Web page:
Comparison of Presidents Ford and Carter

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President Richard Nixon’s Watergate incident and resignation in August of 1974 left the nation feeling skeptic toward the national government. Gerald Ford, who was not elected by the public, took the oath of office and became the 38th president of the United States. President Ford, coined with a repugnant image in both the eyes of the public and the media, was defeated by 56 electoral votes in the election of 1976. Jimmy Carter managed to receive similar distasteful images by the end of his single term as well. Although there were similarities between Ford and Carter, the two presidents were different in terms of previous experience, domestic policies, and foreign affairs. Presidents Ford and Carter had mostly different experiences before…show more content…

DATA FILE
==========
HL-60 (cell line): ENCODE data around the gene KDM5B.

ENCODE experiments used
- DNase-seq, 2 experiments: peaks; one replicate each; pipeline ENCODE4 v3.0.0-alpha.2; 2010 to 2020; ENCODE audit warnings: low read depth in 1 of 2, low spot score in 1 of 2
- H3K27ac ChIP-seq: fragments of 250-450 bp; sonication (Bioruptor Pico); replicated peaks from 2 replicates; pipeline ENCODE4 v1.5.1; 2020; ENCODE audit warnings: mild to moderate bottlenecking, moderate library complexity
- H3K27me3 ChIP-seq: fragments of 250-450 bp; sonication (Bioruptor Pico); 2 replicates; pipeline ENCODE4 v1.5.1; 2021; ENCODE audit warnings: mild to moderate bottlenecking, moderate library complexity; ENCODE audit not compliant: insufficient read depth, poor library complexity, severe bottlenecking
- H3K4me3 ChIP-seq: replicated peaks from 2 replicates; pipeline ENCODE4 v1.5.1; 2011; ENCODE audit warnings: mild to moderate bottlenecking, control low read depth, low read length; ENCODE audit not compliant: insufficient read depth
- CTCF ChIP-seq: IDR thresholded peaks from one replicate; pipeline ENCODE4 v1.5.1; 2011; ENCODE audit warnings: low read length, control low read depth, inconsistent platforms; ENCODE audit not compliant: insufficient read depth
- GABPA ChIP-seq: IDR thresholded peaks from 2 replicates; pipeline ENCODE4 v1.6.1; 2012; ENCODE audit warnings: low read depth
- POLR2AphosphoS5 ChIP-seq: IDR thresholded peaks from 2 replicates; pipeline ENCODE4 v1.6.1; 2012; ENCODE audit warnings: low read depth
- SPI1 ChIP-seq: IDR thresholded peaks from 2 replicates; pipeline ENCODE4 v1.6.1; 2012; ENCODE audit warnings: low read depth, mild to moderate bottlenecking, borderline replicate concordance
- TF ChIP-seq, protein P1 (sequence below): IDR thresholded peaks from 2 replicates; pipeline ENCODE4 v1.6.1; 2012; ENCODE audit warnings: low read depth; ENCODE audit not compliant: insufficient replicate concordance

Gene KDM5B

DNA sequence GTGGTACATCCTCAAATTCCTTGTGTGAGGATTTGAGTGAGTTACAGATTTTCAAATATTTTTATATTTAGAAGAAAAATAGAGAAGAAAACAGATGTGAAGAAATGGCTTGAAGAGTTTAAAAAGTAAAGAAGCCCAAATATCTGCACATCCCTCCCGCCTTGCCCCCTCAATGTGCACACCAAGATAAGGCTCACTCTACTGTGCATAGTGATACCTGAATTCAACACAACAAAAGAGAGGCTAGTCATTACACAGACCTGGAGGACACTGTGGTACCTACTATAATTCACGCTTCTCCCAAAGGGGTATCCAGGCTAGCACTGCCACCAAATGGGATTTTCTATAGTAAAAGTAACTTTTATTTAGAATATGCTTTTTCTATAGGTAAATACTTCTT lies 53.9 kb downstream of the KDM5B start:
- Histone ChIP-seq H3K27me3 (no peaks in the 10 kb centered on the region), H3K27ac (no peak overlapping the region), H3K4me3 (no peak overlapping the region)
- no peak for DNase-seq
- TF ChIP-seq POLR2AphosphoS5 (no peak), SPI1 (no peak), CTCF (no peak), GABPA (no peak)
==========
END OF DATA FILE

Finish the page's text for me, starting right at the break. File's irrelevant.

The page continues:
Carter vetoed a public works package in 1978 in retaliation. Without mutual respect within the branches of the government, compromises and agreements for the domestic issues are hard to reach. The hostility between the two branches deterred progress in the nation’s fragile economy and unemployment. Ford and Carter tackled the perplexing economic issues of the decade, an issue that economists at the time couldn’t even solve. Ford decided to tackle inflation first. His “WIN” plan (Whip Inflation Now” called for an increase in taxes and a reduction of federal spending. To promote this plan, he called for the production of pins with “WIN” on them. This plan did not go well with Congress. Congress eventually passed a bill for a $22 billion tax cut, but it increased government spending on government programs. Ford signed this bill to strive to ease tensions between Congress and himself. In 1975, Congress passed a Revenue Adjustment Act which called for a tax cut and a limit to future spending in the future. It served as a negotiation between the executive and the legislative branches. This was successful in helping inflation; however, unemployment continued to rise. Carter attempted to tackle unemployment first, unlike Ford. Although Carter’s economic decisions helped to reduce unemployment by stimulating the economy, he did not pass any legislation that specifically targeted unemployment. His personal conflict in
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